I've just read a very interesting article in yesterday's Guardian about the history of one of the most influential computer games of all time, David Braben and Ian Bell's Elite, a game to which I lost a sizeable portion of my childhood to. Its interesting to read how they created such a totally immersive, expansive universe in just a few kilobytes of code, using a a Fibonacci-like preset sequence of numbers as parameters - set up the seed value for the sequence of values, see what it generates in that individual galaxy, and only keep those that have evolved, by chance, into a playable, workable universe. The resulting game world appeared perfectly designed, much as natural selection in biological systems gives the illusion of purposeful design. This thing stole my imagination as a kid. In my mind I'm drifting through space again as I type, fearful of that pixel on the edge of my vision - Thargon mothership or roaming asteroid...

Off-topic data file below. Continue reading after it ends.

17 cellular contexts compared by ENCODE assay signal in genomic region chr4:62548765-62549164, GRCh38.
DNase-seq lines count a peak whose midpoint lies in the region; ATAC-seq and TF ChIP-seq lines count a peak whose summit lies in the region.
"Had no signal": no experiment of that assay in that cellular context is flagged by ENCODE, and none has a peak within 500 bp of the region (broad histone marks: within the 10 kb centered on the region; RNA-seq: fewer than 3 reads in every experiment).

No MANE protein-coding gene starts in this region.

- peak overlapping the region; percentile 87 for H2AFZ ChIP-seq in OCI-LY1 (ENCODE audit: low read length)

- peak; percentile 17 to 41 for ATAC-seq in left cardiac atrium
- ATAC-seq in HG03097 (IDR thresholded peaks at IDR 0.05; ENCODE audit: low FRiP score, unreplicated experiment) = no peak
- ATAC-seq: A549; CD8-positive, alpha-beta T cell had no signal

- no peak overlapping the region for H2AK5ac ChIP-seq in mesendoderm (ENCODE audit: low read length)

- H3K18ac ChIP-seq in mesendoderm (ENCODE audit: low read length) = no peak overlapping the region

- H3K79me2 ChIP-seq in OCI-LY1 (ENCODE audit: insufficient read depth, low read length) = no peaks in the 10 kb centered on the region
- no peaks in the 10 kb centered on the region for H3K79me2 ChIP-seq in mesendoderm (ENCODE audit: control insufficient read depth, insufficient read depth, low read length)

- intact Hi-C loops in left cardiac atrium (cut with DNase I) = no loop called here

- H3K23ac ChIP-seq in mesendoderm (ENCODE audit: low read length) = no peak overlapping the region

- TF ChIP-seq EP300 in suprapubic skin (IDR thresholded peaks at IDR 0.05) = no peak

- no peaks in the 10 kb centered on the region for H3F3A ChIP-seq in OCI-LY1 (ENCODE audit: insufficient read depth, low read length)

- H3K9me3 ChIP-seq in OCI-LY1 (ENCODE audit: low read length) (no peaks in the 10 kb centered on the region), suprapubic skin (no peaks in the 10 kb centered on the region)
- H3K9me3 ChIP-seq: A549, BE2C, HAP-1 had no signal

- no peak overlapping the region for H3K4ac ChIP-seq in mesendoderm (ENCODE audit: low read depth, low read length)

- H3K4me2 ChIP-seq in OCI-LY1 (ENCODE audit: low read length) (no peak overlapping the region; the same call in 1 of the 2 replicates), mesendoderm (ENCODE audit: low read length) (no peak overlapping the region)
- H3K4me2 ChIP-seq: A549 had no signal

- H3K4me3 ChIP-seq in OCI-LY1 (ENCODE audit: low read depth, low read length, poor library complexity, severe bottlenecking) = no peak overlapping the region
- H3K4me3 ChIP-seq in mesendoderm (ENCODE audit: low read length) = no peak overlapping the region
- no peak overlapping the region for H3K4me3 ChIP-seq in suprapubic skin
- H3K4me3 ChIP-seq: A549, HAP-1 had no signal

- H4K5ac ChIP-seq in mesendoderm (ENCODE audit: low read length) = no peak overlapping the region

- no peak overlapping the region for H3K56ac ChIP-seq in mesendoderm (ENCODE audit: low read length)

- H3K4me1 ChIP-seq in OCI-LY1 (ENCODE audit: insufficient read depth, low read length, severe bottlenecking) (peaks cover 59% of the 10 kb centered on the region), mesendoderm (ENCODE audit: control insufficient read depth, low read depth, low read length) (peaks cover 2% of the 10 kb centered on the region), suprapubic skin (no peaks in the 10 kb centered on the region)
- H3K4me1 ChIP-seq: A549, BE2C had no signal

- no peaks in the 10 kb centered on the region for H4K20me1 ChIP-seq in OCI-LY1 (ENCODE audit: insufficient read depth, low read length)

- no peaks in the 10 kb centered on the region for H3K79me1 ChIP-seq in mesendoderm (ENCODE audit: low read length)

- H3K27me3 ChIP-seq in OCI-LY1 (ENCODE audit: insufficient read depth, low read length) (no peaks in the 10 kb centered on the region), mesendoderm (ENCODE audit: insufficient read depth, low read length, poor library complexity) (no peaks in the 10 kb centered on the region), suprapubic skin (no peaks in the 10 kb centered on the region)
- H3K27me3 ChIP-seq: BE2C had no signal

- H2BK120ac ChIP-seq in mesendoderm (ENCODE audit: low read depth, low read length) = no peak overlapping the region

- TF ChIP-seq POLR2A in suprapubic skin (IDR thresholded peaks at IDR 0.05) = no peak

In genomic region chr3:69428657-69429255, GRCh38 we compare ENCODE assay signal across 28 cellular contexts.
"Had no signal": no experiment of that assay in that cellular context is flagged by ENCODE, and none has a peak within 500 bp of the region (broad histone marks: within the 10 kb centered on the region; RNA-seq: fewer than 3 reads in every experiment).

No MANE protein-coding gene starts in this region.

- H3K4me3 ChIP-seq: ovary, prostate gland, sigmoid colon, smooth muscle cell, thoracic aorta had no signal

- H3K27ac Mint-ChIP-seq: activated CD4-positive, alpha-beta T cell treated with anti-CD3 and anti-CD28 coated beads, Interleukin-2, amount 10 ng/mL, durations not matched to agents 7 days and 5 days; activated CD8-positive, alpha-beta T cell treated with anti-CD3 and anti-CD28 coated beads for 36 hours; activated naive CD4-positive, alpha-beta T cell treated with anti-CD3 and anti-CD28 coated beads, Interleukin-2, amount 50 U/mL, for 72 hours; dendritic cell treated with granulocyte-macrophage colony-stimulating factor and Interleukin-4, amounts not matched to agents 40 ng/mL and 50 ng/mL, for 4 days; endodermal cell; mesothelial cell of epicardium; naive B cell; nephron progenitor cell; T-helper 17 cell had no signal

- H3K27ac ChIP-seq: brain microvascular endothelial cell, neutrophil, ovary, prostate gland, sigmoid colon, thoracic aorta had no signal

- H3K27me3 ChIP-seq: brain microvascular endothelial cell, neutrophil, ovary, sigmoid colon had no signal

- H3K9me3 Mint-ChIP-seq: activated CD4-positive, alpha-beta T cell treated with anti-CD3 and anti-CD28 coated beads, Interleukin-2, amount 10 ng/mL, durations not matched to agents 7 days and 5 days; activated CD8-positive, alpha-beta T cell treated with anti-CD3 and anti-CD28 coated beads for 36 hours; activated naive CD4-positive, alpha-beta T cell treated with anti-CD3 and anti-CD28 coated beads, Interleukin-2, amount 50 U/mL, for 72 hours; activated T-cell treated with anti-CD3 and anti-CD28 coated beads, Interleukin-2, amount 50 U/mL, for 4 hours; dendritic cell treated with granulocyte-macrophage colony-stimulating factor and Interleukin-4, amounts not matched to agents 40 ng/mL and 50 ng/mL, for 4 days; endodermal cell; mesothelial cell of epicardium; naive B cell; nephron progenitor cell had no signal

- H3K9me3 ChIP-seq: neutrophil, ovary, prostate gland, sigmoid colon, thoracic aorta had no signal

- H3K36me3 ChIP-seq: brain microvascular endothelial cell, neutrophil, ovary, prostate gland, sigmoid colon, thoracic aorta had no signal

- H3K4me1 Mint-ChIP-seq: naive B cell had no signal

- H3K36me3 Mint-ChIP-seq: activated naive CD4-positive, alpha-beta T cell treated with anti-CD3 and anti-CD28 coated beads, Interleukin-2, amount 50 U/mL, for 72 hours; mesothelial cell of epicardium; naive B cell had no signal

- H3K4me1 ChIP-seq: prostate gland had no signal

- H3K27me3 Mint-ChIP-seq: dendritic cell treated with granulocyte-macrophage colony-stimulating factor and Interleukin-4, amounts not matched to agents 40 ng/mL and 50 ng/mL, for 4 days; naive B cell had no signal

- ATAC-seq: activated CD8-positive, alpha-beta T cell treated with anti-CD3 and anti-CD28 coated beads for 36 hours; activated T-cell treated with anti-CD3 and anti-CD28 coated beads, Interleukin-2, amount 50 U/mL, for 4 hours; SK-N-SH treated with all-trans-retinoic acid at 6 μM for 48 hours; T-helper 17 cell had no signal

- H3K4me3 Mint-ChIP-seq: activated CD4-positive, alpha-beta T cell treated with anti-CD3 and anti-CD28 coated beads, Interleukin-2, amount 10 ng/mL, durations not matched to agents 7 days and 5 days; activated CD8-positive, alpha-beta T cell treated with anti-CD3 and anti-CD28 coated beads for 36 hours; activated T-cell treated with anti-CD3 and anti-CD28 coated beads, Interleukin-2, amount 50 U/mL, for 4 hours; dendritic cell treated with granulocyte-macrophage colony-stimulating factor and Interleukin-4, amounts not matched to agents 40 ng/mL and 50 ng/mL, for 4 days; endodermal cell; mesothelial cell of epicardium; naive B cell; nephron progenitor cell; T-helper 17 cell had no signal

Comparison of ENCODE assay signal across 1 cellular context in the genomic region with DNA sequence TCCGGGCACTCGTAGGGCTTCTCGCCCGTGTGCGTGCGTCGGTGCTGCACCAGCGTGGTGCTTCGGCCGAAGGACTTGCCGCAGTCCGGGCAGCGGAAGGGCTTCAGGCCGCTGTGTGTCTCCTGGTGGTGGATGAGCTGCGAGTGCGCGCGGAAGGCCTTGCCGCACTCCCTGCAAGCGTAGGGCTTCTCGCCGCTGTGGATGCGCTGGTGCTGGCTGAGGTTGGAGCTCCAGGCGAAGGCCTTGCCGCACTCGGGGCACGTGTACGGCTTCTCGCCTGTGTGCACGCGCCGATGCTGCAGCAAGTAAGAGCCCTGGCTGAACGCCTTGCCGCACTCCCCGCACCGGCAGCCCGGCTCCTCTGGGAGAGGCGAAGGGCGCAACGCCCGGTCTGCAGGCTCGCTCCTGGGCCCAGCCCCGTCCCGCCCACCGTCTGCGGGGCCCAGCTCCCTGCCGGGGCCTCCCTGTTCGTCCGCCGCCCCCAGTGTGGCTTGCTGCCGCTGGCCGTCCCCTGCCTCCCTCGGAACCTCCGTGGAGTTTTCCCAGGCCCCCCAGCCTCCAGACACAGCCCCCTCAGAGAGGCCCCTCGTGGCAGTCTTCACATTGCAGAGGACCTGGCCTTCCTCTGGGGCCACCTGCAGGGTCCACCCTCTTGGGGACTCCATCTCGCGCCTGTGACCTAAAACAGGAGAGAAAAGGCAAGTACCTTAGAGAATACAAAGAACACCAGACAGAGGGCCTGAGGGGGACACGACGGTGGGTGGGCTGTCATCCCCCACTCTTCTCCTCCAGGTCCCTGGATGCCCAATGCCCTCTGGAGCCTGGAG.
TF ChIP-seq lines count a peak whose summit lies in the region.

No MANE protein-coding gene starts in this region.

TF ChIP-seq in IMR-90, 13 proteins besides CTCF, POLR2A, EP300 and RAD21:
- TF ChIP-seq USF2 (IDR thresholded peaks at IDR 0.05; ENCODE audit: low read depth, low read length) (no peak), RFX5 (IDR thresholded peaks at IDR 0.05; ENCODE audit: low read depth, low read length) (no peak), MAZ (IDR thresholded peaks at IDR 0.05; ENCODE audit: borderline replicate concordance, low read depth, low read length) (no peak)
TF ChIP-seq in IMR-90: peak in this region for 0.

We take so much for granted in game design nowadays. Not ignoring the value that text-adventures played in pushing the gamer's imagination, Elite was where the evolution started. It showed where things could lead. In three glorious dimensions. Actually, make that four.
And my spatial awareness has never been the same again.